There is also a widespread misconception (if not a knowing deception) among abortion-on-demand proponents that a large portion of, if not most, unintended pregnancies don't result from a deliberate choice on a woman's part to have sexual relations. For example, Colin states that "I think most health and law enforcement officials would wholeheartedly disagree with you that rape-induced pregnancy is rare. Unfortunately, especially in big cities, it is quite common, and that fact alone should be strong enough to keep abortion legalized." However, multiple studies by law enforcement and medical researchers have calculated that, on the average, at most 8 per 1,000 women who are raped or the victims of incest become pregnant in the United States. This is equivalent to 0.8 percent, or less than one percent. Even the most "liberal" estimates place the adult pregnancy rate associated with rape at about 4.7 percent.

Additional information provided by the Guttmacher Institute is revealing. Among the reasons surveyed women gave for having an abortion, three-fourths cited concern for or responsibility to other individuals; three-fourths said they couldn't afford a child; three-fourths said that having a baby would interfere with work, school or the ability to care for dependents; and half said they did not want to be a single parent or were having problems with a husband or partner. This data suggests that most women seeking abortion are doing so to avoid the expense, burdens, and complexities of bearing and caring for a child.

"Pregnancy often poses a massive threat to the health of the mother, and if abortion were illegal then that mother would have no choice but to risk her own life to carry out the pregnancy, which would surely be a violation of human rights." Pregnancy itself always poses some risk to the mother, but the danger is "massive" only in cases of ectopic or other "defective" pregnancies, or when the mother suffers from an unusual medical condition that is or could become life-threatening due to the increased physical and mental stresses of carrying a child to term (some doctors have observed that abortion is almost never a medical necessity to save a woman's life). As I noted in my earlier posts, relatively few people who consider themselves pro-life would oppose abortion in the very rare cases when it is truly, and professionally certified as, necessary to save the mother from death or life-long physical or mental disability.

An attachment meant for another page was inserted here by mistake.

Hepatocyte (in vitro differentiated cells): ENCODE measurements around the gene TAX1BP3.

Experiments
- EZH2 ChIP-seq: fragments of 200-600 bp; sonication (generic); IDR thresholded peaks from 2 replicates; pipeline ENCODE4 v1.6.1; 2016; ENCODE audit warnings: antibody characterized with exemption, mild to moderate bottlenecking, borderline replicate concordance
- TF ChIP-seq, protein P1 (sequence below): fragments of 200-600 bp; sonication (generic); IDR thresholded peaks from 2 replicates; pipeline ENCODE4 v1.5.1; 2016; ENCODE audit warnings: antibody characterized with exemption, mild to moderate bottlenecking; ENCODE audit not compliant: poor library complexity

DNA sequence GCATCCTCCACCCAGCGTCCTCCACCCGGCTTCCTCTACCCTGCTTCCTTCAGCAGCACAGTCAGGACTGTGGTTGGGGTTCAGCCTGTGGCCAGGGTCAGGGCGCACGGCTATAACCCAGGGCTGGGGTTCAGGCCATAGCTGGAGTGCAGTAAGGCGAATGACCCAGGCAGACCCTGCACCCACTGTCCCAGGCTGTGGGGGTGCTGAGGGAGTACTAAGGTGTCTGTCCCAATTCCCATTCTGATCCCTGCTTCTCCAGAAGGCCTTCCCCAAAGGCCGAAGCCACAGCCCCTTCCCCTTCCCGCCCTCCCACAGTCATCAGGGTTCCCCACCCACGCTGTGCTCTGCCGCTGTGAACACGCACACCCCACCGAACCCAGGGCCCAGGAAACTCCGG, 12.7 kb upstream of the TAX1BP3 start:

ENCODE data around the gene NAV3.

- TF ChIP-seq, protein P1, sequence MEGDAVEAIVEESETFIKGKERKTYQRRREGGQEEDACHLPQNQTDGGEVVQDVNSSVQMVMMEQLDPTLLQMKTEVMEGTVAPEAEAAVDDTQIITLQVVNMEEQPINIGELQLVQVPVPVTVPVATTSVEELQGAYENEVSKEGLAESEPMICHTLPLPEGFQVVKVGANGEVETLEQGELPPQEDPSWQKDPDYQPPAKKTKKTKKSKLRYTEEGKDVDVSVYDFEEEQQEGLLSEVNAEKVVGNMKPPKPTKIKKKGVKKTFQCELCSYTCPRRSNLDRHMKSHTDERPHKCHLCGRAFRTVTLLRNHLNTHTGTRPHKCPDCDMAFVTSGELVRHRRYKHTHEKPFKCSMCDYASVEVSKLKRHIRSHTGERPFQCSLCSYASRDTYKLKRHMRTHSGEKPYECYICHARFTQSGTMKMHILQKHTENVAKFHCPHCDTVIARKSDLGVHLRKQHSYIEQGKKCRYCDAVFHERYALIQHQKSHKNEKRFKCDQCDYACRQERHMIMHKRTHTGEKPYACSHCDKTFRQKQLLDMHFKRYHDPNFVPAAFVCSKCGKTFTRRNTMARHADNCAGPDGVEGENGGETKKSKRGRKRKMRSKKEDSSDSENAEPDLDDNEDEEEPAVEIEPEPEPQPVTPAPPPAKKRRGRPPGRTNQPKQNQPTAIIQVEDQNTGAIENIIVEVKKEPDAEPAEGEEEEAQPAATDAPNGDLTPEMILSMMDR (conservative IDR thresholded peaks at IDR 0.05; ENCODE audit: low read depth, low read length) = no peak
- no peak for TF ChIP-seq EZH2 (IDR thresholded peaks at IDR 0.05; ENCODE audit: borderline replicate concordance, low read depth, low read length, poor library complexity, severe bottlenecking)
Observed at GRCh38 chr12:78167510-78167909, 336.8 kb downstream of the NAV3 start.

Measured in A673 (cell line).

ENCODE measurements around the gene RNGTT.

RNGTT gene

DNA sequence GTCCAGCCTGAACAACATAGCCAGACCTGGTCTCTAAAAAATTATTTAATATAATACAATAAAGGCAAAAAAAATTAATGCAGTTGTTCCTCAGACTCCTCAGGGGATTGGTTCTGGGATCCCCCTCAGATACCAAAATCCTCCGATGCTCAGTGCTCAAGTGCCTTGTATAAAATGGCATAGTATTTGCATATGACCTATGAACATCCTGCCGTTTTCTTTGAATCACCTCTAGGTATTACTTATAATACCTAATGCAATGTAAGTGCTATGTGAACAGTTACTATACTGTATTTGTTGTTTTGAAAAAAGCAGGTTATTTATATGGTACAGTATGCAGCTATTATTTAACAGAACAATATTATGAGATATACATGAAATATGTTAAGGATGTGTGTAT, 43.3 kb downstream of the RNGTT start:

As noted in an article by the University of Toronto Students for Life:
Pro-choice advocates tend to appeal to hard cases, which are rare, and then extrapolate to all abortions. “What if a woman was raped? What if a woman’s life is in danger?” These are serious and complex issues — but they account for a small percentage of all abortions. These are bad arguments for all abortions being legal, ethical, or “medically necessary,” and honest pro-choicers know it.
The hard cases are a red herring. The real issue, and what most concerns "pro-choice" advocates, is whether and how to confine abortion to those hard cases--that is, whether access to abortion should be restricted or denied in the overwhelmingly typical case of a woman (or parents; it takes two to tango) who seeks to avoid the unintended (if entirely natural and foreseeable) consequence of a free and deliberate (or careless) act because she (or they) deem it too difficult, painful, burdensome, expensive, or embarrassing to endure. To be sure, some of these situations, as where the mother is a young teenager entirely unprepared to raise a child, might even approach the "hard case" category. In any event, what the pro-life movement seeks is a legal process by which abortion is limited to those situations in which it is a true medical "necessity" or the only reasonable answer under the circumstances, with the burden of proof and justification on the person who seeks to terminate the unborn child's life. Colin and others favoring unrestricted abortion object that "such a process could take weeks or even months to complete, and by that time the baby could be only weeks away from birth." But judicial systems in many states and localities already provide specialized courts for juvenile and other family matters, including expedited hearings and relaxed rules of evidence. Such procedures need not take weeks and months to complete, and the judges who typically preside tend to be highly experienced in domestic matters and know how urgently some matters need to be resolved.

Changing the rules on abortion certainly won't solve all social problems associated with unwanted children, nor would it come without a price. Such a change could put serious strains on court systems, medical resources, adoption and public assistance agencies, and child protective services--and ultimately, taxpayers. And yes, despite all the prenatal support and postnatal adoption resources available, many women will resort to black-market abortion providers rather than follow the law and endure the burdens of childbearing. Ending abortion-on-demand would save many children's lives, but merely changing the law isn't enough to avert a potential host of new problems. Clearly a much greater investment in maternal, child support, and adoption services would be necessary. But a change more fundamental even than this is necessary: a new--or renewed--culture of personal responsibility, sacrifice, commitment, and love; a culture of marriage, and of life. As much as abortion-on-demand has undermined the moral fabric of society, I think it's also a symptom of a breakdown that began years before Roe vs. Wade, as moral relativism, hedonism, materialism, and the state came to replace common decency, religious faith, and the family in American life. Only when we embrace these ideals anew, individually and as a society, can we hope to replace today's culture of selfishness, depravity, and death with one that encourages and supports life. Mothers and children deserve nothing less.